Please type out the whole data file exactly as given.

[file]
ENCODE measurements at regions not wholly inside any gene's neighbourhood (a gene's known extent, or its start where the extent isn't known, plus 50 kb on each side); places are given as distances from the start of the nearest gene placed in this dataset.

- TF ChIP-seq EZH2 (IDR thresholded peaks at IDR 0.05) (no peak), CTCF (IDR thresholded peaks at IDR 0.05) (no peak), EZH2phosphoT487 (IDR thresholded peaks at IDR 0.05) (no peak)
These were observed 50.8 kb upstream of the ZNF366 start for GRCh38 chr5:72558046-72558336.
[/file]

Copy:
ENCODE measurements at regions not wholly inside any gene's neighbourhood (a gene's known extent, or its start where the extent isn't known, plus 50 kb on each side); places are given as distances from the start of the nearest gene placed in this dataset.

- TF ChIP-seq EZH2 (IDR thresholded peaks at IDR 0.05) (no peak), CTCF (IDR thresholded peaks at IDR 0.05) (no peak), EZH2phosphoT487 (IDR thresholded peaks at IDR 0.05) (no peak)
These were observed 50.8 kb upstream of the ZNF366 start for GRCh38 chr5:72558046-72558336.